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What Is a "Natural" Wine?

The movement for transparency in wine is ever-growing. Consumers want more clarity on what is going into what they eat, and wine makes that list of agricultural products that many question as to what actually occurs behind the closed doors of their favorite winery.

Factory wines still consistently sell and while many of them have a nearly permanent place on the shelves of retailers and wine lists, their authenticity occasionally comes into question. Think about the production level that goes into your everyday house Pinot Grigio or the volume that needs to be produced to get that name-brand Champagne into your hands and eventually to your table.

How do they get the wine to taste consistently the same bottle-to-bottle from vintage-to-vintage?
How do they get the wine on the shelf year-after-year with no wait periods for the next batch?

This is one of the major talking points that arises in the discussion of natural wine and it’s place in the wine world.

Like many aspects of wine, especially with traditional European styles, there is usually a set of parameters that need to be met in terms of labelling or classifying a wine into a particular style. This is not the case for natural wine as an international style. While France’s INAO (the governing body for wine law in the country) has currently approved the term ‘vin methode nature’ for natural wine’s hailing from the country, there is no broader definition for natural wine.  Regardless, producers and a collective of consumer enthusiasts have developed a general consensus on what this style entails. To say that this group is particular as to what they define as “natural” is an understatement and interpretations will be similar but may slightly vary between sources. Nonetheless, a natural wine can be pinpointed under a set of consistencies between producers:

  • Unfined & Unfiltered: Light usually reflects and glistens through most wine when you see it in the glass. Many natural wines defy this quality of appearance with a hazy aesthetic. In this instance, light does not reflect through the glass and while this might be seen as a fault in the wine, this is often a choice that is popular amongst natural wine producers. The choice to not fine out and then filter remaining particles from wine is a hands-off approach to retaining flavour. Note that this is not just a part of the process of making a natural wine - many premium producers choose not to filter their wines with the belief that filtering detracts flavour and complexity in a wine’s finished form. The lack of fining or using a fining agent to remove particles has drawn the attention of vegans to wine. Whereas a vast majority of wines would otherwise be not vegan due to the use of egg whites or isinglass (a fish bladder collagen), natural wine entirely does away with this practice and thus, makes wine accessible again to these consumers.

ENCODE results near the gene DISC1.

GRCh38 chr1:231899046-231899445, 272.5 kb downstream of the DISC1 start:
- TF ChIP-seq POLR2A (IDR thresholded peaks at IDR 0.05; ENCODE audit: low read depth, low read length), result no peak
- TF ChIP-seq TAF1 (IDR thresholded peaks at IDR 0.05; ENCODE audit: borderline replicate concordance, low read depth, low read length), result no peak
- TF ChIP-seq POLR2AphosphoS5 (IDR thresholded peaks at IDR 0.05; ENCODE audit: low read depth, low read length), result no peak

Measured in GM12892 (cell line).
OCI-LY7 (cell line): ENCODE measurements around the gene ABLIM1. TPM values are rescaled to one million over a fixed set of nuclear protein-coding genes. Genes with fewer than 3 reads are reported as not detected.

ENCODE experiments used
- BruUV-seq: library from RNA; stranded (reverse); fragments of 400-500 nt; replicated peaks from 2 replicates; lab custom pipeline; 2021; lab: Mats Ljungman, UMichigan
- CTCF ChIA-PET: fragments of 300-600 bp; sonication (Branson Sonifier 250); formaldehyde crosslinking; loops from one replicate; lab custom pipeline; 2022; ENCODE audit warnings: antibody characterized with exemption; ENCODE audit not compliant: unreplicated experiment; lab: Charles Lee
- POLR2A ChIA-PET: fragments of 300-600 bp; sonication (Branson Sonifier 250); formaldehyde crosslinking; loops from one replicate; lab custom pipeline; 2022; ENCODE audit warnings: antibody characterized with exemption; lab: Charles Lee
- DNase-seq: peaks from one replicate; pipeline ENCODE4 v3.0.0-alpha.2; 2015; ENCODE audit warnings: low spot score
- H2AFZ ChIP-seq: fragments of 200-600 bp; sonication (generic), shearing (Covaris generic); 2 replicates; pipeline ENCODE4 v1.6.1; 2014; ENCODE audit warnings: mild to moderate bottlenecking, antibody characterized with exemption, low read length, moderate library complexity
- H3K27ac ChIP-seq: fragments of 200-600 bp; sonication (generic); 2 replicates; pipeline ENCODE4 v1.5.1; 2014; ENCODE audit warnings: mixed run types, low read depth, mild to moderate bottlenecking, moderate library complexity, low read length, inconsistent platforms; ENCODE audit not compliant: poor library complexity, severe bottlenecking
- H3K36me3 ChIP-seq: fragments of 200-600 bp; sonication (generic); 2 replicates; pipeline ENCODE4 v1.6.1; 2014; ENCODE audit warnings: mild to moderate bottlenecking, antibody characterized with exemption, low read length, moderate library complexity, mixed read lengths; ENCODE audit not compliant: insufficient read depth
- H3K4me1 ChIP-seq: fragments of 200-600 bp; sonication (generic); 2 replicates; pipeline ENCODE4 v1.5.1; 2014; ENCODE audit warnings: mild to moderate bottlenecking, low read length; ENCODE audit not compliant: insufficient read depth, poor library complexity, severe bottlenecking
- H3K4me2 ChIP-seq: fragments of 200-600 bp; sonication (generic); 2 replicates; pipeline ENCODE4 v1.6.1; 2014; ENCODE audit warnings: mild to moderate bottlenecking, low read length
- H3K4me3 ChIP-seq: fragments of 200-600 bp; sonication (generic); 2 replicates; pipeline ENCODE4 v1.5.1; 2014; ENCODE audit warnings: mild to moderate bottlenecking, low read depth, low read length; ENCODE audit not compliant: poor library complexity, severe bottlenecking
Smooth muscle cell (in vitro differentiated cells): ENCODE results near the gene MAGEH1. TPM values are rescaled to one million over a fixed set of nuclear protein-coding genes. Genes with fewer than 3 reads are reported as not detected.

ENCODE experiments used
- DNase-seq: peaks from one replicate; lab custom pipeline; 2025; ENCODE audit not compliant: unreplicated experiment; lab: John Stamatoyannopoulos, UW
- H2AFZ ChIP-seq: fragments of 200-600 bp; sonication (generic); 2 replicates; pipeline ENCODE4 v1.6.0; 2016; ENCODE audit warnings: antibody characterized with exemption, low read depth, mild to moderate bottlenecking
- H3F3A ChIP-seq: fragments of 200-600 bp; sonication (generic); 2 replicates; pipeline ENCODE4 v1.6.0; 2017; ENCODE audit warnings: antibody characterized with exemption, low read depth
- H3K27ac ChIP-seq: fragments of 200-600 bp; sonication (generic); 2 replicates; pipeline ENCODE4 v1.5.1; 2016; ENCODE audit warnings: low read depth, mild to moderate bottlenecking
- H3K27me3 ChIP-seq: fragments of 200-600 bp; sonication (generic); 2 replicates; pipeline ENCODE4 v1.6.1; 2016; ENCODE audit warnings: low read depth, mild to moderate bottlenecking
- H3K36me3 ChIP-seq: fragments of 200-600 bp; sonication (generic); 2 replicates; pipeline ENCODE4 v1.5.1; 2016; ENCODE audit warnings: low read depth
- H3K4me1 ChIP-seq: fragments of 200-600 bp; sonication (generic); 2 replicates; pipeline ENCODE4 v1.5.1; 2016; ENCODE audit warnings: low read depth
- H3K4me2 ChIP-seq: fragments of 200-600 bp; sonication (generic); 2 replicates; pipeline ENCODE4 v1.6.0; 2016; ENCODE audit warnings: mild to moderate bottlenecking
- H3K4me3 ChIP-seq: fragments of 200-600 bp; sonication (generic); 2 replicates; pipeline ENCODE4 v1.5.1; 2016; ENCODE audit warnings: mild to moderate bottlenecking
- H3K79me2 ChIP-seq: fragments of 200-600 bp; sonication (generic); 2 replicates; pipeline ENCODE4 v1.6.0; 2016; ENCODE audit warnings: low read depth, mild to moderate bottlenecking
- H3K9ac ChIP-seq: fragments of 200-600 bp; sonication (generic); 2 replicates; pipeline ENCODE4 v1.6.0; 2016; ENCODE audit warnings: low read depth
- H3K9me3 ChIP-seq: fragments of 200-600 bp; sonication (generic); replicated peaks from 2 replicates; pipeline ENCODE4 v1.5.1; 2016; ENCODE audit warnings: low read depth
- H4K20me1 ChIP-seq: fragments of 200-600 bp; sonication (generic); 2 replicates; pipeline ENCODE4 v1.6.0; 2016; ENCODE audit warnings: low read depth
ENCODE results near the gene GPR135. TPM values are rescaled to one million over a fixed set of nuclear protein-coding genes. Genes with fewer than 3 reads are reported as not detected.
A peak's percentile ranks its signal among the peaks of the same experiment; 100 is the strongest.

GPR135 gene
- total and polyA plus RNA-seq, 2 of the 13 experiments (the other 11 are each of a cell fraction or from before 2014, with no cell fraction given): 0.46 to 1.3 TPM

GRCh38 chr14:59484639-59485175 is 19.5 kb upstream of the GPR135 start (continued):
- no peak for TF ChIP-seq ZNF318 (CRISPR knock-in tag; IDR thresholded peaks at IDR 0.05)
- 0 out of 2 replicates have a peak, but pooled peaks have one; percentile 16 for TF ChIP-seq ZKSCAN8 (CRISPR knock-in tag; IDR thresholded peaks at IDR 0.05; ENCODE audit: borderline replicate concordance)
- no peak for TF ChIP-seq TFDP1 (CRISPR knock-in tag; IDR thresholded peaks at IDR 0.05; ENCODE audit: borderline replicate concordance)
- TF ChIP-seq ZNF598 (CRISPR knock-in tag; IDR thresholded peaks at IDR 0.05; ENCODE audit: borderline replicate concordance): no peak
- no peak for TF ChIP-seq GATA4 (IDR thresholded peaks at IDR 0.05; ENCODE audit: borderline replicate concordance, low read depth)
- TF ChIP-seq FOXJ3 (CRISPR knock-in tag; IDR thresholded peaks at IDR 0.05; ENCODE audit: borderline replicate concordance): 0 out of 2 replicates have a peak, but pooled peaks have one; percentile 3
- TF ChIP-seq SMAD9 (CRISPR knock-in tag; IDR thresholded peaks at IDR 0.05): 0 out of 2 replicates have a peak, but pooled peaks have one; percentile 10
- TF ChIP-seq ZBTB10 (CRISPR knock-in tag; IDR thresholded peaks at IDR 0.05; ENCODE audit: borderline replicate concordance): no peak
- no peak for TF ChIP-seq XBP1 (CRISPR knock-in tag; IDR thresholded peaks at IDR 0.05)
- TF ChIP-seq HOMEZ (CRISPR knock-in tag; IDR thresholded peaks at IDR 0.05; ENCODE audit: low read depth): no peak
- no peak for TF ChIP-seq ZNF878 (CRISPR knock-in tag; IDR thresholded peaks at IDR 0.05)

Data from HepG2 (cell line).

• Use of SO2: Sulfur has become such a talking point in the wine trade. One can argue that consumer reactions to sulfur are just as valid as the need to remove gluten from products with or without the condition of celiacs. Although it’s presence is found in higher concentrations in many commonly consumed foods, sulfur use is frowned upon in the production of natural wine.


To start, sulfur dioxide is used to stabilize wine both during the winemaking process and once it is bottled to retain shelf life. Without it, many wines would spoil before they even make it to the table. Sulfur is also used to remove unwanted yeast strains during the fermentation process and allows more consistent producers to utilize a yeast strain that will create more predictable flavours in the resulting wine. In the vineyard, yeast comes naturally with the harvested grapes. This ambient or naturally provided yeast strain has been shown to produce wines with more unique flavours that reflect the place where the grapes are grown. Thus, in natural wine, the use of an ambient yeast is a major factor that producers rely on to create original flavours, and thus to develop a more authentic wine.

Regardless, sulfur is a natural byproduct of the fermentation process and thus, wine comes naturally with this compound. Natural producers do not seek to remove this automatic presence of sulfur, but rather simply look to not add any further sulfur or use sulfur as an adjustment in any winemaking procedure. To add, many natural wine producers who are widely included in this genre may use a faint addition of sulfur in certain portions of their portfolio to stabilize bottlings that might otherwise go bad.


  • Sustainable, Organic & Biodynamic Methods: While the use of holistic or organic viticulture is not part-in-parcel with natural wine, the subject has definitely risen in demand when it comes to the overall message of the movement. As mentioned, natural wine has attracted a crowd of consumers that are seeking transparent production in how wine is produced and made. This has forced yet to a degree rightfully warranted a more respectable approach to how grapes are grown. Thus, it is not uncommon to find a natural producer who refrains from using chemicals or audaltering the viticultural schema of their vineyard where the vines could potentially translate into the final wine. 

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